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I have been a programmer for a decade now, but I believe this is the first time I've ever asked a question on a forum. I just can't figure this out and can't find the answer already online.

I am trying to turn on CUA mode so that emacs is more bearable for a windows user (normal copy paste functions). I am running Windows 7 and installed emacs through the Lisp In A Box package. I understand that I need to add a line to my .emacs file or init.el file. I'm not sure which, but I can't find either in my Lip In A Box install directory. The emacs package install also did not come with any tutorials or help files, so its really hard to pick this up.

I am stuck, any help is greatly appreciated!

share|improve this question
if you don't have CUA, install it. Though, I would guess that a newer Emacs comes with it bundled. When Emacs starts up and it is not already loaded, you need to load it. Use (require 'cua) if it is in the Emacs load path. See . Then turn it on. (cua-mode t) . You can also use the function (LOAD some-pathname) to load the file. – Rainer Joswig Feb 16 '10 at 14:29
@Rainer: LOAD should be lower-case according to the nitpicker's guide, so (load some-pathname). Also, (load-file some-pathname) is a somewhat less frightening variation. – Thomas Feb 16 '10 at 17:09
'load' is a Lisp function. You can use it from init files. 'load-file' is not different, just that it is thought to be called as extended command. – Rainer Joswig Feb 16 '10 at 18:22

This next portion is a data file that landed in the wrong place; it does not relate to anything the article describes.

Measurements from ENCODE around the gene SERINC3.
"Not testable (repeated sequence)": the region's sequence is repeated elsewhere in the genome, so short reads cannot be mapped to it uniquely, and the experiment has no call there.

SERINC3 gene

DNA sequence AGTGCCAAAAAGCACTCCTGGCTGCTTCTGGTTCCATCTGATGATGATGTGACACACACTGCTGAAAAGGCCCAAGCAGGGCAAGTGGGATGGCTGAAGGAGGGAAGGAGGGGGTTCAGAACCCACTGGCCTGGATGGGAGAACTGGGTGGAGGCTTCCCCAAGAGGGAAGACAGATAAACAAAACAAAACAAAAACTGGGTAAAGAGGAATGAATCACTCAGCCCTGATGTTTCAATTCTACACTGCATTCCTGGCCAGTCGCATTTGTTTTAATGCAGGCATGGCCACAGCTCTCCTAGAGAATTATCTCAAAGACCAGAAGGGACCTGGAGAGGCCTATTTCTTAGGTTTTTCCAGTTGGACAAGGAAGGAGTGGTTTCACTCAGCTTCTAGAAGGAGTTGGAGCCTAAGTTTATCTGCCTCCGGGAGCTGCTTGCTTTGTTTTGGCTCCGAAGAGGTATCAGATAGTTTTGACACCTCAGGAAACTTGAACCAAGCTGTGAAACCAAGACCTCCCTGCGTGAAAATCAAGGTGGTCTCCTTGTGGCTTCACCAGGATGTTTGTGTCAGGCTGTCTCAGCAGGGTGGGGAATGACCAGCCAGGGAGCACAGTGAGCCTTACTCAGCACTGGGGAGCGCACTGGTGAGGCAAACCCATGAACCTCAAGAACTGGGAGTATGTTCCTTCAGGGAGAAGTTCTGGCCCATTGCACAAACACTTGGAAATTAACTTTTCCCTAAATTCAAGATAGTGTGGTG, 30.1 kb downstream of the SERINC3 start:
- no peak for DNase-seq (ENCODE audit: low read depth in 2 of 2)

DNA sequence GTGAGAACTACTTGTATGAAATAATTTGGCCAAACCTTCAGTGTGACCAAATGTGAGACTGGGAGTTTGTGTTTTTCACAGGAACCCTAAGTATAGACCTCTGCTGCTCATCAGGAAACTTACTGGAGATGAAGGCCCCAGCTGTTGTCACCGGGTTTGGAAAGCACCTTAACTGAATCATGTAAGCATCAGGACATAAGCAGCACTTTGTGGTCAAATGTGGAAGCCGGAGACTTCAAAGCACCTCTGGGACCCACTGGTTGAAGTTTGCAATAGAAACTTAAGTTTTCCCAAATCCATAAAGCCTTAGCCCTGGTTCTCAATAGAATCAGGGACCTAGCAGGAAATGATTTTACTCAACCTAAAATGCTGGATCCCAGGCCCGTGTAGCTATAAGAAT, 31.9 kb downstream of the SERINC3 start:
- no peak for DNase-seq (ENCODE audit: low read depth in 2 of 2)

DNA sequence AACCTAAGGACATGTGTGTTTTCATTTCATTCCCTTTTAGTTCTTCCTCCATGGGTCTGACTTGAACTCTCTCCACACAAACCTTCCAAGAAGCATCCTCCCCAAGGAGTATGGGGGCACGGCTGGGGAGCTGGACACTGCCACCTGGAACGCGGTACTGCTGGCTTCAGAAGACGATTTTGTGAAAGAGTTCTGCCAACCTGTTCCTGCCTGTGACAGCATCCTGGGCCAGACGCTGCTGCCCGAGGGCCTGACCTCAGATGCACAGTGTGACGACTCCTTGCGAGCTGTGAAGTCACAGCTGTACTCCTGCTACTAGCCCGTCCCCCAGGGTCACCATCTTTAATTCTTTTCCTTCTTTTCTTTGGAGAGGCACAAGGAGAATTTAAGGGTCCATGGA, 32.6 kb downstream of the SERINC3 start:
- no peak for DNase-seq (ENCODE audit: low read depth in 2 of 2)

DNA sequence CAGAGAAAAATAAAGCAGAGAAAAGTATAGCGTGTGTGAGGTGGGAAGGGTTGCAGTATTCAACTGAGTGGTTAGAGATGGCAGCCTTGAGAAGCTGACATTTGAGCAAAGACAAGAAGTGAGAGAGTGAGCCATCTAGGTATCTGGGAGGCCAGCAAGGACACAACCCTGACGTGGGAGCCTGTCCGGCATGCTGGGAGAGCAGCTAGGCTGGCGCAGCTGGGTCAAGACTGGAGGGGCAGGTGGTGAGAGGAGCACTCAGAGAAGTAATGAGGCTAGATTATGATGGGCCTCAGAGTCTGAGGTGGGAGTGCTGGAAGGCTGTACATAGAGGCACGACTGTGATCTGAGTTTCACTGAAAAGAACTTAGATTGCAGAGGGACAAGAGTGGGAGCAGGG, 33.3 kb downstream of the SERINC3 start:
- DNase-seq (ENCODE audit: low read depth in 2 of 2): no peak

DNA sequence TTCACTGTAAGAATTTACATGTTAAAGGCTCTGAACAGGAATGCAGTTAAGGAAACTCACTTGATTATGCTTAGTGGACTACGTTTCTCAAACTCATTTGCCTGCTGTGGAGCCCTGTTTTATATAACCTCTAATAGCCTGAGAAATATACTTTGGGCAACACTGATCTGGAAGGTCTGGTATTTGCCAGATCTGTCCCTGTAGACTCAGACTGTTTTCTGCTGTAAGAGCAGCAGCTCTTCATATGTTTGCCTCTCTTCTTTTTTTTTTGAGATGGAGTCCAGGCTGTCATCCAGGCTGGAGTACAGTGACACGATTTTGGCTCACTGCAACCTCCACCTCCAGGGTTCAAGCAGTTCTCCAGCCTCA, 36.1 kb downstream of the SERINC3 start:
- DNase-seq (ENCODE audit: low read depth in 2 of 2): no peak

up vote 4 down vote accepted

For GNU/Emacs, you can choose to use any one of the following three file names as the start-up configuration file:


It would probably be a good idea to decide on one of the three options and then stick to it - the first one seems to be the most widely used one. In any case, ${HOME} stands for your home directory -- which is likely to be different from the Lisp In A Box install directory!

Coming from a Unix tradition, Emacs understands ~ (tilde) as an abbreviation for your home directory, so you can visit the .emacs file by typing:

C-x C-f ~/.emacs [ENTER]

(Note that the capital C is Emacs standard notation for a combination of the CTRL key and a second key, i.e. here you press CTRL-x CTRL-f which stands for "find-file" and will then ask you for a file name in the bottom part of the Frame (aka mini-buffer).)

If these are your first customizations, you will just see an empty buffer. Enter

;; start CUA mode every time Emacs starts
(cua-mode t)

and save the buffer with C-x C-s.

Next time you start Emacs, CUA mode should be turned on automatically.

share|improve this answer
Thank you for your help, this is exactly what I was confused about! However, I'm still having a problem with CUA mode. It appears I don't have the library installed, so I've gone ahead and downloaded the package from I placed it in several locations, including my root directory, but I see ".el" files scattered throughout the file structure? As instructed, I byte-compiled the cua.el file. But I'm still getting the error in my 'Message' buffer: An error has occurred while loading `c:/.emacs': Symbol's function definition is void: cua-mode – davetcoleman Feb 16 '10 at 13:58